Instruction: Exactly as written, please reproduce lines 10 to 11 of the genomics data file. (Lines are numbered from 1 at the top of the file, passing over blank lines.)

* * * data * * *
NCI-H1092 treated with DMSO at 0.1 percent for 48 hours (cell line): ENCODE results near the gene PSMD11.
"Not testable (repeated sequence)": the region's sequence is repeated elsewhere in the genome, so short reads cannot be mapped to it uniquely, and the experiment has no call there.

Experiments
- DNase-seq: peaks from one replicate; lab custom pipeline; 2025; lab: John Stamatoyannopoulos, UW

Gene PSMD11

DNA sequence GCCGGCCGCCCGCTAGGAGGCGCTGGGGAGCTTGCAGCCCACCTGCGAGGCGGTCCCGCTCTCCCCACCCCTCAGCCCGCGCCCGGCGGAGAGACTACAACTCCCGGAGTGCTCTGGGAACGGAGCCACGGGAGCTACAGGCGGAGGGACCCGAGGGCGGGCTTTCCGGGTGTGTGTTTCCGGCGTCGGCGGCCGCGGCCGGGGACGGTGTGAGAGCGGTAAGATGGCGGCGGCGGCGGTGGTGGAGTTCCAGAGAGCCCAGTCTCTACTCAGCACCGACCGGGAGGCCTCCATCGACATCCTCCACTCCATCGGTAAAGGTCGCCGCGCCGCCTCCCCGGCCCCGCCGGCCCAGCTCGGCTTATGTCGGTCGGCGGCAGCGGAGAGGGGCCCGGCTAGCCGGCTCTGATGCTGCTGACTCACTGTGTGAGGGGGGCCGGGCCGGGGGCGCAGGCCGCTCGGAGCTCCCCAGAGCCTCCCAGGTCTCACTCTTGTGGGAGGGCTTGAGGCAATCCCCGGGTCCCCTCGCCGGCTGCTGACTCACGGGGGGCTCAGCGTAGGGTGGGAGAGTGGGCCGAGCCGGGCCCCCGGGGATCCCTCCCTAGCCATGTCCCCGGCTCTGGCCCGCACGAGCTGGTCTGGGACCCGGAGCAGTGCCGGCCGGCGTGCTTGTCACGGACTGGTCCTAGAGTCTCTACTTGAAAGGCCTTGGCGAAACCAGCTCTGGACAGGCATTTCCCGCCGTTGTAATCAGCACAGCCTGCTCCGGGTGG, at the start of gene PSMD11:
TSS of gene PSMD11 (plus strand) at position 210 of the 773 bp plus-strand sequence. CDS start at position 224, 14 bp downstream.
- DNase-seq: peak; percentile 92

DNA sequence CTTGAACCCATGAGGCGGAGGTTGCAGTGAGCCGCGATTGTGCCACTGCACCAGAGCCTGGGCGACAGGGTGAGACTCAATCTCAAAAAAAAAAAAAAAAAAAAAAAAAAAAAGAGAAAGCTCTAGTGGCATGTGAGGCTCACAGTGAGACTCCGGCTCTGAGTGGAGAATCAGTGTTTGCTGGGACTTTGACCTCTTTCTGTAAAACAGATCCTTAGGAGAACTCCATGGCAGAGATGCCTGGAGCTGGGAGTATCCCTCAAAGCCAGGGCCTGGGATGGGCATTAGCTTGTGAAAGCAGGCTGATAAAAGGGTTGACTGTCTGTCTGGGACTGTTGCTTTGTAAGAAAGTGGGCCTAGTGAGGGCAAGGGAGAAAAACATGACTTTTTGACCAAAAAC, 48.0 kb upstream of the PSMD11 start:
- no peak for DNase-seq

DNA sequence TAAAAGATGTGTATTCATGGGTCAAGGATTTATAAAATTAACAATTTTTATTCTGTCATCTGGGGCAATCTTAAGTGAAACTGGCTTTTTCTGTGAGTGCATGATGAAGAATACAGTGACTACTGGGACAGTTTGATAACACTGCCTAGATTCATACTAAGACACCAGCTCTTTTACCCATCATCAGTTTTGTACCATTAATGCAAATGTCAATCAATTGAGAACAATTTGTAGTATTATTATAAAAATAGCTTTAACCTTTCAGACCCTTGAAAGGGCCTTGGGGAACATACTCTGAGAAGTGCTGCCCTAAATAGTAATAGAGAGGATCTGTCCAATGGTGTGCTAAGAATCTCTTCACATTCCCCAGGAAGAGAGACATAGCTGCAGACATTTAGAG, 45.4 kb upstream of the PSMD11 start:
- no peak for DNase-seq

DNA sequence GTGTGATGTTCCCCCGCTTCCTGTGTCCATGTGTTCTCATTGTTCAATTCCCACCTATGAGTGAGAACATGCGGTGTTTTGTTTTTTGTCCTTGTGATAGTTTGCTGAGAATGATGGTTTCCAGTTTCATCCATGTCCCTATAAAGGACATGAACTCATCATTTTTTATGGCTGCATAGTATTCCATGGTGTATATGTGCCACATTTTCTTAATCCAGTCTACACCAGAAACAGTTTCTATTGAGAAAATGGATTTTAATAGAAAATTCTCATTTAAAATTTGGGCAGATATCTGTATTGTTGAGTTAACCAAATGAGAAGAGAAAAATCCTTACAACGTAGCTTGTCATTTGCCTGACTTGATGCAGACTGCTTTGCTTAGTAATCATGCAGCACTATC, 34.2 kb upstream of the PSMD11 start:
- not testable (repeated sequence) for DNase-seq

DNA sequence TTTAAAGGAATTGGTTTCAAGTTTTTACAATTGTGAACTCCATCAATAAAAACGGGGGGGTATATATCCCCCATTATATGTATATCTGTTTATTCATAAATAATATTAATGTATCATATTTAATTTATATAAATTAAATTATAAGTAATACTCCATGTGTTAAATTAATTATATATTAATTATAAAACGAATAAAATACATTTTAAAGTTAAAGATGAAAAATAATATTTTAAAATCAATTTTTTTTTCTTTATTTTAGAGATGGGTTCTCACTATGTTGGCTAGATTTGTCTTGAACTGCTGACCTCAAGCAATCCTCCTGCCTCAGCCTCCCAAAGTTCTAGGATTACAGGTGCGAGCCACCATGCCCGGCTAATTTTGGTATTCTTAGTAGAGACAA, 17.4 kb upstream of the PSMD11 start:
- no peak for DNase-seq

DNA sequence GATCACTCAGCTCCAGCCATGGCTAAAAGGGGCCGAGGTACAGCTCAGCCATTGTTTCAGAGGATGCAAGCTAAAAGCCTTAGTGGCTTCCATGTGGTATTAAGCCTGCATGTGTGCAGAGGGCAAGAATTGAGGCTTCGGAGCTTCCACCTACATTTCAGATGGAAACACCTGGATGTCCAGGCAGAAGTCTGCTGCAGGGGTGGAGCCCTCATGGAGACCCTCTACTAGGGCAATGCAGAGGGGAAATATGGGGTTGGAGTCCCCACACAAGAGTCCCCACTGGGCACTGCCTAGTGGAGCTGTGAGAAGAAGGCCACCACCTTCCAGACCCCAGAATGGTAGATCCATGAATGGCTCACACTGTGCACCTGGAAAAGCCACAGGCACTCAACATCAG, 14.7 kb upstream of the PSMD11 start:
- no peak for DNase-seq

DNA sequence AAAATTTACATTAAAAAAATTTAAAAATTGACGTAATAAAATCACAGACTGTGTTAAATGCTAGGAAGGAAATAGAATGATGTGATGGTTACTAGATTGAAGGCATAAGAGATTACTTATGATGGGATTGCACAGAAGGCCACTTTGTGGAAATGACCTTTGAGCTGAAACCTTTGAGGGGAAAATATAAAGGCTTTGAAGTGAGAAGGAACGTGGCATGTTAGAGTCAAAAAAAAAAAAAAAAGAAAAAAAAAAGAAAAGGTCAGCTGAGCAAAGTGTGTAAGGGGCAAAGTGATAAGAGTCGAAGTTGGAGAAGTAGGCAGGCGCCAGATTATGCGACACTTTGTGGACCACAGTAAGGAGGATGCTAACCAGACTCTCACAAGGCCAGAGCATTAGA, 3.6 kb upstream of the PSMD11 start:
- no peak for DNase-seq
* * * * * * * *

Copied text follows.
- no peak for DNase-seq

DNA sequence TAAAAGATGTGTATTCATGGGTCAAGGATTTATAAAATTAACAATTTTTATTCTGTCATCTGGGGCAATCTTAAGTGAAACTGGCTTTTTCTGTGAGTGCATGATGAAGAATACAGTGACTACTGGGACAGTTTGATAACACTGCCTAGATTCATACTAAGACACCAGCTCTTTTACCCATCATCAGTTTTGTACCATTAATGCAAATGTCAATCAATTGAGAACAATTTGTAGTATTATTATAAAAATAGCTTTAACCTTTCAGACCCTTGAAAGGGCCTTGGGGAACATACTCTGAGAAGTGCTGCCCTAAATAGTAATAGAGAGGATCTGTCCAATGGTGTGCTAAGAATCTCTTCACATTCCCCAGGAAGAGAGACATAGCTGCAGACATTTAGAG, 45.4 kb upstream of the PSMD11 start: